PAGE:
MedicareRetirement

In Retirement Health Coverage through Medicare is Mandatory

By February 9, 2018 No Comments
Medicare and Social Security

Medicare and Social Security, you can’t have one without the other

In Retirement Health Coverage through Medicare is mandatory.

With changes to Social Security’s Program Operations Manual system (POMS) in order for someone who retires, is 65 years-old or older and would like to receive their Social Security benefit health coverage through Medicare is mandatory.

In 2005, a challenge was brought forth to the Department of Health Human Services (DHS), which can be found here.

The appellant known as J.J.K. requested that he “did not wish to enroll in Medicare HI benefits when he applied for Social Security benefits” and that “he wanted only to receive the retirement benefits but was not permitted to opt out of HI”.

By 2009, the DHS ruled that in order to “withdraw from the HI program, an individual must submit written request for withdrawal and must refund any HI benefits paid on his/her behalf.”

DHS further added that “retirement benefits were “awarded along with Medicare Part A” and that he “cannot waive entitlement to Medicare Part A” and be paid only the retirement benefits because “Part A entitlement is tied to monthly benefits.”

Another instance of where this rule was challenged was in 2009. Brian Hall sued for the right to receive only his Social Security benefit while not enrolling into Medicare.

This case is known as “Hall vs. Sebelius”.

In 2011, Federal Judge Rosemary Collyer dismissed the case. She stated that by not enrolling would be “contrary to congressional intent, which was to provide ‘mandatory‘ benefits under Medicare Part A for those receiving Social Security Retirement benefits”.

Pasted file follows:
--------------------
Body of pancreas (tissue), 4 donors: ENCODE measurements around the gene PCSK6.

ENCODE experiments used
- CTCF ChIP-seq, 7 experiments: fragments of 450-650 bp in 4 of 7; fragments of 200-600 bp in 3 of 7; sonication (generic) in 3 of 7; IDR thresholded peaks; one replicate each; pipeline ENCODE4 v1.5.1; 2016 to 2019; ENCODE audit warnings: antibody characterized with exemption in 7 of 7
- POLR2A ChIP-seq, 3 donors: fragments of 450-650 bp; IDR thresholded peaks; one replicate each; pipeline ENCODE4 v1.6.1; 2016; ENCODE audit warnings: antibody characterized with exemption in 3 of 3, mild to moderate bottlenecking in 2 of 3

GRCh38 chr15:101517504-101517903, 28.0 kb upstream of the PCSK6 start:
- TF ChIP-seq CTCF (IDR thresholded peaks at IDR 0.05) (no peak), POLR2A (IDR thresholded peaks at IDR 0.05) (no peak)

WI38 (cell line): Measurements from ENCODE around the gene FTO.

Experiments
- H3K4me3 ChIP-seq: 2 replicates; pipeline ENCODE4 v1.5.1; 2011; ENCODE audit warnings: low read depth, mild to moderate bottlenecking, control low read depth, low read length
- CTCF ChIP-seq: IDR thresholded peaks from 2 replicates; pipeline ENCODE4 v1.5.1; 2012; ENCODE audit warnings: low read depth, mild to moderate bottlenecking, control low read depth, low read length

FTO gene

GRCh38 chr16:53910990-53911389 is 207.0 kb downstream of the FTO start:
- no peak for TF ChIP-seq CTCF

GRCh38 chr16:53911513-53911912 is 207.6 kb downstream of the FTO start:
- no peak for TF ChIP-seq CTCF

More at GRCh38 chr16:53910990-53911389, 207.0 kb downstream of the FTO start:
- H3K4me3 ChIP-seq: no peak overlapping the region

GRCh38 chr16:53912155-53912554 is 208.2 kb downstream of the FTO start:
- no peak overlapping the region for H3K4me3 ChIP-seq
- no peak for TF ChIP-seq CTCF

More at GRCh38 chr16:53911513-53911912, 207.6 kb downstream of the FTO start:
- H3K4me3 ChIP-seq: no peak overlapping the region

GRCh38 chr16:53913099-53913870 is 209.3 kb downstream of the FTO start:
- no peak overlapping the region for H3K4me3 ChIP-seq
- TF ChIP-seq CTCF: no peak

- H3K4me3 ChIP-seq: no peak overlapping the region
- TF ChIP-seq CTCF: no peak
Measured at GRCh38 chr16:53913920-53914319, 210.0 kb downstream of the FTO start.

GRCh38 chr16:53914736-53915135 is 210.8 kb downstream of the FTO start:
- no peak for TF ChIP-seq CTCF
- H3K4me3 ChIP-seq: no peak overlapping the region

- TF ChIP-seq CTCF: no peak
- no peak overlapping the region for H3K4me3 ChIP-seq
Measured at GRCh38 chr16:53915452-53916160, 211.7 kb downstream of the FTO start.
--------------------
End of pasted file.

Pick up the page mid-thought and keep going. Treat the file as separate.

Judge Collyer’s ruling was then appealed further to the United State Court of Appeals, No. 11-5076.

Though, it was acknowledged that the case “is not your typical lawsuit against the Government. Plaintiffs here have sued because they don’t want government benefits ruled “the ruling from Judge Collyer stood.

Circuit Judge Karen LeCraft Henderson’s ruling was that “An individual is statutorily entitled to Medicare, Part A upon becoming entitled to monthly Social Security retirement benefits (SSRB)” and that “anyone who “is entitled” to SSRB “shall be entitled” to Medicare, Part A benefits immediately upon his 65th birthday”.

She further added that “Individuals entitled to monthly benefits which confer eligibility for HI may not waive HI entitlement. The only way to avoid HI entitlement is through withdrawal of the monthly benefit application. Withdrawal requires repayment of all [SSRB] and HI benefit payments made”.

Ultimately, for those who do retire and who enroll into Social Security they must also accept Medicare as well. Neglecting to  do so will lead to a forfeiture of any and all Social Security benefits.

Medicare is mandatory in retirement, have you planned for it?
Dan McGrath

Dan McGrath

Mr. McGrath is a Co-Founder of Healthcare Retirement Planner as well as Jester Financial Technologies. He is a best selling author, "What you don't know about retirement will hurt you" and is a nationally recognized speaker on how health costs impact retirement.